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A student at Don Bosco Technical School, Fatumaca, learning work related skills



TIMOR Leste ‘ the new name for East Timor ‘ celebrated its first birthday last month.

I have been co-ordinating support for Timor Leste in the Salesians Missions Office for the past four years during which time I have made nine visits to what is now the world’s newest nation.

I’m frequently asked how things are going now? Has everything settled down? Well, yes and no.

There is certainly general peace and calm throughout the country. However, the people are very poor and many struggle just to get the basics.

President Xanana Gusmao recently spotlighted that half the population lacks any formal education, youth unemployment is high, and two out of every five people live on less than 55 cents.

The East Timorese had very little preparation for self-government. Their independence was attained after 31 months of UN stewardship, 24 years of often brutal Indonesian rule and four centuries of Portuguese colonialism.

Timor Leste is a small country with big challenges. It’s the poorest nation in Asia with a population of 800,000.

More than 60 per cent of the population is under the age of 21. Life expectancy is about 50.

The nation has very serious health problems ‘ malaria, tuberculosis, dysentery. The infant mortality rate is especially high.

As a new country, they need everything:

  • More capable personnel to run the government and the civil service.
  • An efficient justice system.
  • Help for schools.
  • A regular electricity supply.
  • Means to control weeds in rural areas and increase agricultural output.

Oil and gas developments in the Timor Sea will provide a stead source of funds in future years, however there does not appear to be too much in the way of income-generating industries on the horizon in the short run.

The Salesians have been in East Timor since 1946. Their work is mainly in education. There are 70 priests and brothers, of whom more than 85 per cent are East Timorese, working from seven centres (Comoro, Baucau, Fatumaca, Fuiloro, Laga, Lospalos and Venilale).

In addition there are 40 Salesian Sisters working from Dili, Comoro, Fuiloro, Laga and Venilale.

I am impressed by the contribution that the Salesians are making to help rebuild Timor Leste. Quite simply they are trying to give people both the self-confidence and the skills to help themselves. It is work that is constant, not spectacular, but very necessary.

For me it has been a privilege to support and encourage their efforts.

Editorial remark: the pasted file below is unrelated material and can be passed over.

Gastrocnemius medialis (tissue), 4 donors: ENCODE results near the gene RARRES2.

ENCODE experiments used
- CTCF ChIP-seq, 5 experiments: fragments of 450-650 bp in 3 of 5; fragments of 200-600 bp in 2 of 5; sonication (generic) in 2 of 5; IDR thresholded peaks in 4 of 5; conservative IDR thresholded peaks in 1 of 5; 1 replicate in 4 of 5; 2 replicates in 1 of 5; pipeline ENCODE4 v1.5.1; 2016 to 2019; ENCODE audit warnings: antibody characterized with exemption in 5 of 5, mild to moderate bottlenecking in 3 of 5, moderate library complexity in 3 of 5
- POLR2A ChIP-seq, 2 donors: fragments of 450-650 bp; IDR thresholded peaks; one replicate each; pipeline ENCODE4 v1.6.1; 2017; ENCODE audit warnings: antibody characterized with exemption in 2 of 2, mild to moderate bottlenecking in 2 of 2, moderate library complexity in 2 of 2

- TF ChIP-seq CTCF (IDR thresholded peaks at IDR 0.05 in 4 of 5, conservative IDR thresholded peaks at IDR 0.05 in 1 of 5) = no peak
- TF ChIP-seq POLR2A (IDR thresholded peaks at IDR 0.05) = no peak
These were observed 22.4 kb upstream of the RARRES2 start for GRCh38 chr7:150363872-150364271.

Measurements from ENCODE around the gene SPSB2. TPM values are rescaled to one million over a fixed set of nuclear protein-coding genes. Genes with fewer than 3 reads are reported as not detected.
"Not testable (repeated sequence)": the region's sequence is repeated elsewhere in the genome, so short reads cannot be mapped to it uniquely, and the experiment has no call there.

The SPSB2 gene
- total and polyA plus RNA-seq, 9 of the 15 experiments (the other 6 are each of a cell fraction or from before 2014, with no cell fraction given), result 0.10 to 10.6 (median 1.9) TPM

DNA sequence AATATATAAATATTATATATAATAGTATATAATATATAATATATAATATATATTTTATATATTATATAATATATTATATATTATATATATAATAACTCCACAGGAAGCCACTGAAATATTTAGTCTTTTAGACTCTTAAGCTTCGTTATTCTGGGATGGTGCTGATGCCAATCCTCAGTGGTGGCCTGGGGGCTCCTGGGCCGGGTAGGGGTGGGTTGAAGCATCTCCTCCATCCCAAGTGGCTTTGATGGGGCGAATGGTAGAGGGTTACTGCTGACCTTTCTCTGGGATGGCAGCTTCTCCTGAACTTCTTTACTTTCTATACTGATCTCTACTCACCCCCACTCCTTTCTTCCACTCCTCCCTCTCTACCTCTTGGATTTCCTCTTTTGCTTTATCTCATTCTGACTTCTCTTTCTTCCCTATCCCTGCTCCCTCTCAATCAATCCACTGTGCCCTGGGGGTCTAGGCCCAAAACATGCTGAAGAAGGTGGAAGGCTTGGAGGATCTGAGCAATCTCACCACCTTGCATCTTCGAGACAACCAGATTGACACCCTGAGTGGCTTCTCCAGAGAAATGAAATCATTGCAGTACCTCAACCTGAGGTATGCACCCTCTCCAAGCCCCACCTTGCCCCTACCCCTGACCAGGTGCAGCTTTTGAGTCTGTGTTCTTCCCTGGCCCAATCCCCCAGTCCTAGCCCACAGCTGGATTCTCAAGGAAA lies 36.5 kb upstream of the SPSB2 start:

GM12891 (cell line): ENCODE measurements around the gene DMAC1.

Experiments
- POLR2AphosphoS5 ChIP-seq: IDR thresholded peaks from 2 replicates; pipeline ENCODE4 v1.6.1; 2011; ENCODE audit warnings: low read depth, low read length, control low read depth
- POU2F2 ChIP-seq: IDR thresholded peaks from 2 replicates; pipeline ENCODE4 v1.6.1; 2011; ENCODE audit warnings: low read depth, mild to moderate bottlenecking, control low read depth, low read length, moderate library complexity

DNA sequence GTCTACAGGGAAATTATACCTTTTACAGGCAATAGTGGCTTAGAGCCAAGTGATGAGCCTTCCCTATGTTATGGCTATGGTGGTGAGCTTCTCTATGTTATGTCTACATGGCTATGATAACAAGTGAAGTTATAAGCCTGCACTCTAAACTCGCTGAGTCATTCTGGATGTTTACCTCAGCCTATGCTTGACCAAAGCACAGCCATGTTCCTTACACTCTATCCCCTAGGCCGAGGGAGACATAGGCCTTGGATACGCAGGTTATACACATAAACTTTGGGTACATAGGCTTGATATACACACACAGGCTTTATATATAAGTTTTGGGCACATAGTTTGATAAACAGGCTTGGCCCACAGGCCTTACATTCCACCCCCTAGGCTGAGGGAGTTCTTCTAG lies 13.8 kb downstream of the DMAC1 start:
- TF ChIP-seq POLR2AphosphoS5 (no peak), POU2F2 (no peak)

The work in the schools includes:

  • Don Bosco Technical School, Fatumaca: The three-year program has courses that give students strong foundations for work in the mechanical, electrical and electronics fields and also the building trades. There are 270 students, aged 16-22 at the school.
  • Don Bosco Training Centre, Comoro on the outskirts of Dili has short courses in carpentry, electricity and welding. It caters for abut 100 students. A third of this year’s group are former guerrilla fights, members of Falintil, most of whom have not previously attended school.
  • Don Bosco Agricultural School, Fuiloro has a three-year program to provide 200 students with basic agricultural theory and practice. A dairy project at the school set up by Kwinanis International (Australia) has helped broaden the curriculum. It has also provided a daily glass of milk for 1000 youngsters on the campus at the elementary and junior high schools, as well as for a number in neighbouring villages.
  • The Salesian Sisters Vocational High School, Venilale, has courses in cooking, dressmaking and hygiene in addition to the usual academic subjects. There are 100 students at the school.
  • St Anthony’s, Baucau and St Peter’s, Comoro are both co-educational and regular academic high schools.
  • More than 50 elementary schools in Baucau, Fatumaca, Fuiloro, Laga and Venilale are directly assisted by the Salesians.
  • As a large number of students come to school on an empty stomach, efforts are being made to provide them with a midday meal.
  • Work to help orphans is based in three main centres:
  • Lospalos: The Salesian orphanage for boys caters for 100.
  • Laga: The Salesian Sisters have an orphanage for 100 girls.
  • Venilale: The Salesian Sisters’ orphanage has 100 girls.

The orphanages don’t have a regular source of income and rely largely on donations.

The Salesian communities at Fatumaca and Fuiloro provide an agricultural outreach program for farmers in neighbouring villages that often involve the loaning of tractors and other equipment.

The Salesian Sisters’ Medical Clinic at Venilale, run by Sr Paola, a doctor trained in Italy, serves several thousand people in the hill country. The nearest doctor is at Baucau, more than an hour’s drive away.

The Salesian works are not only impressive, they are essential for the growth and development of the nation.

Donations can be sent to: Salesian Missions Office, PO Box 80, Oakleigh, Vic 3166.

Salesian Brother Michael Lynch runs the Salesian Missions Office, based in Melbourne.

Written by: Staff writers
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